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Kanak Attak Strikes Back: Challenging German Citizenship and Integration Policies

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Abstract:

How do immigrant intellectuals react to the citizenship and integration debates in Germany in the last decade? After the dramatic transformation of the German citizenship law in 1999, the relevant debates on immigrant integration policies are increasingly discussed around three major questions: Who is German; what are the criteria of belonging to German society and polity and how will Germany proceed with immigrant integration policies. Although many studies focus on the German state authorities' perspective to these three questions, in this paper, we aim to reflect the social entanglements and paradoxes of immigrant groups, specifically of Kanak Attak, and how they respond to the changing German citizenship law and immigrant integration policies in the last decade. Kanak Attak is a social movement, a part of the transformation of the struggle of the immigrants by 1990s and 2000s, however also it presents a new social movement in Germany by a newly forming immigrant intelligentsia, which is different than current stereotypes of immigrant groups. They enter to the stage of struggles of migration in Germany with the provocative name of Kanake which is indeed a pejorative word for foreigners in Germany to draw the attention not to ethnic difference rather to political difference which takes position against the mainstream and conformism (hegemony). The new perspective that they develop is the 'autonomy of migration' which perceives migration as a social movement with a special kind of political power. Kanak Attak focuses on the struggles of migration as their starting point of their analysis in order to understand how racism reorganizes itself in each crisis, and in this case the crisis of German citizenship and immigrant integration. Drawing on Gramsci, we discuss how this intellectual group unveil the integration discourse as the new hegemonic project which, they argue, hierarchizes the immigrant groups and legitimizes the exclusion. We show how Kanak Attak forms a counter-hegemonic discourse through their claim for legalization and inclusion in Germany. In conclusion, we argue citizenship as belonging is not as an institution that is imposed by the state, but it is a collective process which all members of the society can contribute to its formation (Balibar, 2000)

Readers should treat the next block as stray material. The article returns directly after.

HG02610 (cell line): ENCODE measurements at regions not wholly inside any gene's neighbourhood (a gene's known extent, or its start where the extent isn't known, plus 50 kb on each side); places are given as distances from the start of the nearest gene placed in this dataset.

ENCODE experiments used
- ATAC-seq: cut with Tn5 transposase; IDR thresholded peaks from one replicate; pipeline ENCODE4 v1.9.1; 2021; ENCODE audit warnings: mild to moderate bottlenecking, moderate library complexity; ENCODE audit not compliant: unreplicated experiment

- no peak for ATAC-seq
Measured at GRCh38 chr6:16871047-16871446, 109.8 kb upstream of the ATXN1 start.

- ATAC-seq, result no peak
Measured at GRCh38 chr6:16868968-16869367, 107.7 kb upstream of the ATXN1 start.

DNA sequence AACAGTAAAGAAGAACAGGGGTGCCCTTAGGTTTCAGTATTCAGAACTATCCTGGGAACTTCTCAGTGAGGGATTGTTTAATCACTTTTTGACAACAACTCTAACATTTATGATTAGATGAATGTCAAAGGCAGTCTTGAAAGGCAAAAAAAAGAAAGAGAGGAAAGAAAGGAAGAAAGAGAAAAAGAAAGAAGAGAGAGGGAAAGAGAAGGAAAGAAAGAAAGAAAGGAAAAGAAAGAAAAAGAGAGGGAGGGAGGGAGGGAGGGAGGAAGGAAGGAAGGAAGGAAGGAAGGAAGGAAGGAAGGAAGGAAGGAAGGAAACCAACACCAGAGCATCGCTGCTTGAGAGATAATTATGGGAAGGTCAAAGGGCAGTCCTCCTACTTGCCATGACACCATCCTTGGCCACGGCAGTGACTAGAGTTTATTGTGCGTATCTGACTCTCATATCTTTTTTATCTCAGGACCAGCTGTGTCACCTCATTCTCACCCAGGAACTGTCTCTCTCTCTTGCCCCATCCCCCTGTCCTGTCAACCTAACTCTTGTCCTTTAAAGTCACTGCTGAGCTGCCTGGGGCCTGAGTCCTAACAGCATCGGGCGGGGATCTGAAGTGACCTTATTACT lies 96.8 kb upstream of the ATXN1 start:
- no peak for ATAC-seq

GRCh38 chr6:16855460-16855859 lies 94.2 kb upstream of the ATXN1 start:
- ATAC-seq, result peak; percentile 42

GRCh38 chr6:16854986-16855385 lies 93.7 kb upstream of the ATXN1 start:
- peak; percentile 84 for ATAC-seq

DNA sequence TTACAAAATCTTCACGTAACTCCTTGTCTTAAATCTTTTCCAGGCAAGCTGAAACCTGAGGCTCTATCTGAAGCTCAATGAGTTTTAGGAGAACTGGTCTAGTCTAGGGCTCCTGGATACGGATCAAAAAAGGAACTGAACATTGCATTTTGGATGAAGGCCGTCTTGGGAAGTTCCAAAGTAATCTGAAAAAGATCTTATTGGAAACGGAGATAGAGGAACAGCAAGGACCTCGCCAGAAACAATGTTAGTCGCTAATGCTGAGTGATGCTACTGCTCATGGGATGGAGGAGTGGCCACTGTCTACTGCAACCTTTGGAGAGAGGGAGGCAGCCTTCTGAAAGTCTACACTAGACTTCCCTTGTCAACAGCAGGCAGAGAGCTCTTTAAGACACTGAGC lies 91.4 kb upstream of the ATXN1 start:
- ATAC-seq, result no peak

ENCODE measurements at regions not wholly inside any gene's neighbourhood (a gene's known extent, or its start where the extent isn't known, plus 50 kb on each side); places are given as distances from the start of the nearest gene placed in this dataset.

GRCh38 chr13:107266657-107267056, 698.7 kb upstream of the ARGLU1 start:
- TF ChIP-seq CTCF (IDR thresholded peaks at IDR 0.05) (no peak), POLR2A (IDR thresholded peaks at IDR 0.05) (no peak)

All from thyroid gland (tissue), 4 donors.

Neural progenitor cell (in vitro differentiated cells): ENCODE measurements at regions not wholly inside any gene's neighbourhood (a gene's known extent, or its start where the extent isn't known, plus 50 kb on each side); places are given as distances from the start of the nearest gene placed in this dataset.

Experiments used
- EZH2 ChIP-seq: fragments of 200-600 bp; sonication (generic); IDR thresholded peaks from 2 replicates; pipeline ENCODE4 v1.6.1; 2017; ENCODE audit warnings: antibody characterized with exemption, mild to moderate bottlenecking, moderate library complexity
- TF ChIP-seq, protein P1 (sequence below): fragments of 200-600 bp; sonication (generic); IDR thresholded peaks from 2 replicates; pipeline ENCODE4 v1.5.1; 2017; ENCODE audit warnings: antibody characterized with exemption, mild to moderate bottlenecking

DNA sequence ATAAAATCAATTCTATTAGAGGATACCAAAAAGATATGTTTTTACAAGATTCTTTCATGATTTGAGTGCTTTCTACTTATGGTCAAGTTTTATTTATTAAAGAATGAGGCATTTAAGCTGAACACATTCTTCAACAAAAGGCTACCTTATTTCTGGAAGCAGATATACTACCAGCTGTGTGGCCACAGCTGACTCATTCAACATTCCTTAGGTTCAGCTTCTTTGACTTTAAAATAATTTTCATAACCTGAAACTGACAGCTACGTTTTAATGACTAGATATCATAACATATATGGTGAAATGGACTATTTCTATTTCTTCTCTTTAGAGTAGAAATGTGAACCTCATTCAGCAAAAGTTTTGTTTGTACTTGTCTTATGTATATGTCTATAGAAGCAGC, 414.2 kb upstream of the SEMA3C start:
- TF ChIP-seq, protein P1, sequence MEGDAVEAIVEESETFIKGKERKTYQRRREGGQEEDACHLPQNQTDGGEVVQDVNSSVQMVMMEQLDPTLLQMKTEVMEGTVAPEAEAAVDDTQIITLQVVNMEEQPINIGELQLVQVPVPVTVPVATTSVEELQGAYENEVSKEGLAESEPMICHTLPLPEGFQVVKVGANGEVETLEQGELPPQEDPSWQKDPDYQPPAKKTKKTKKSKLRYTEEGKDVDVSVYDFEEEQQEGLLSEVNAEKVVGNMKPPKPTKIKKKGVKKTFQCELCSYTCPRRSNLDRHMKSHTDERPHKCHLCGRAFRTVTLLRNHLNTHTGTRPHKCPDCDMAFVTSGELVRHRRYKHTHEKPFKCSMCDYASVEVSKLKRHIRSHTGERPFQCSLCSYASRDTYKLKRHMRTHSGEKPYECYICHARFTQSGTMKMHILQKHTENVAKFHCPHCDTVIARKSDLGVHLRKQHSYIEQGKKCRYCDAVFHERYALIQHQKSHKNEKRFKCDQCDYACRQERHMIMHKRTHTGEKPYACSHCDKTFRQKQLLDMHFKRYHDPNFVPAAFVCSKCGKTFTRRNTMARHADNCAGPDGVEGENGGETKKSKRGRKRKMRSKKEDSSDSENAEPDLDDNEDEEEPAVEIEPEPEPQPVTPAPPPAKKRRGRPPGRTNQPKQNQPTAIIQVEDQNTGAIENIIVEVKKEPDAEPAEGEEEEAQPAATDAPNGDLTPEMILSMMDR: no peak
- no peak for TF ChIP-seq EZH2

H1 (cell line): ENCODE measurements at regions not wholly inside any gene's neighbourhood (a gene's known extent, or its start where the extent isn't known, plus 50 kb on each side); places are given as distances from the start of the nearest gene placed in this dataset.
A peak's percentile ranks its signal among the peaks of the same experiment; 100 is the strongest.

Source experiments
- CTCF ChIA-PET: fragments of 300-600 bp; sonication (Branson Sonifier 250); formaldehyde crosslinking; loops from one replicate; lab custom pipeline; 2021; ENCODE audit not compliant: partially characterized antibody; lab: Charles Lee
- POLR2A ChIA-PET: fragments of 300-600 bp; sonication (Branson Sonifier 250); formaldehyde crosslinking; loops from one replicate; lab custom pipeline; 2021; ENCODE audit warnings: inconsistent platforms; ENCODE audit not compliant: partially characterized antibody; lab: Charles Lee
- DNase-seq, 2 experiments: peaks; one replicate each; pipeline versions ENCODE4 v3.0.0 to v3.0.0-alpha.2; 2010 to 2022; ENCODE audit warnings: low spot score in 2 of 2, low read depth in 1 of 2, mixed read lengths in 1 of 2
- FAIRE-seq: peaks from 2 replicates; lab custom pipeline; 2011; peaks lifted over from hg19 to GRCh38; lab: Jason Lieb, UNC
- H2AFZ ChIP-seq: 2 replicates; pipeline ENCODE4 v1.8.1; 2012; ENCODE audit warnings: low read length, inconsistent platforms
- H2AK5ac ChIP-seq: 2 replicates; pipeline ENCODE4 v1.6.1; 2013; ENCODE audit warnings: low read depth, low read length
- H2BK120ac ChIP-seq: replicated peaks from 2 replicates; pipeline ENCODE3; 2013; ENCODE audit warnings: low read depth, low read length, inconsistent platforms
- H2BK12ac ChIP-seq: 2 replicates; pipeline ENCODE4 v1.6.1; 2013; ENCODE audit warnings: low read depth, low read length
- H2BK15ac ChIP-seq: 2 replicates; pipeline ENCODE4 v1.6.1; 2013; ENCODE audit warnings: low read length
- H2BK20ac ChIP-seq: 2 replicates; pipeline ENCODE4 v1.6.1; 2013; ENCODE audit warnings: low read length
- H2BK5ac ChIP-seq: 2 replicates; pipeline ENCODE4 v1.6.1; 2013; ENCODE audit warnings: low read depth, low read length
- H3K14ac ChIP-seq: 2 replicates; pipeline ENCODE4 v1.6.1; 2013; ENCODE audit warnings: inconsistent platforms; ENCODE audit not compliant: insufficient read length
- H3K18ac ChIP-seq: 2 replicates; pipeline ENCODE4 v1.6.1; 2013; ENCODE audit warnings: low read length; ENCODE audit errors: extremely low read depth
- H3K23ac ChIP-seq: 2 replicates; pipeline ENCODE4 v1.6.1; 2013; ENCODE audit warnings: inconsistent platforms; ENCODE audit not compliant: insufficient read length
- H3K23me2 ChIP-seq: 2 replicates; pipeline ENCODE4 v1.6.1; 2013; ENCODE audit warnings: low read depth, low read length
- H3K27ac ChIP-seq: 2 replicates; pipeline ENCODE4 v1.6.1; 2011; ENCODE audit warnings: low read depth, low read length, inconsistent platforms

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Association:
Name: Seventeenth International Conference of the Council for European Studies
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http://www.ces.columbia.edu


Citation:
URL: http://citation.allacademic.com/meta/p400084_index.html
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MLA Citation: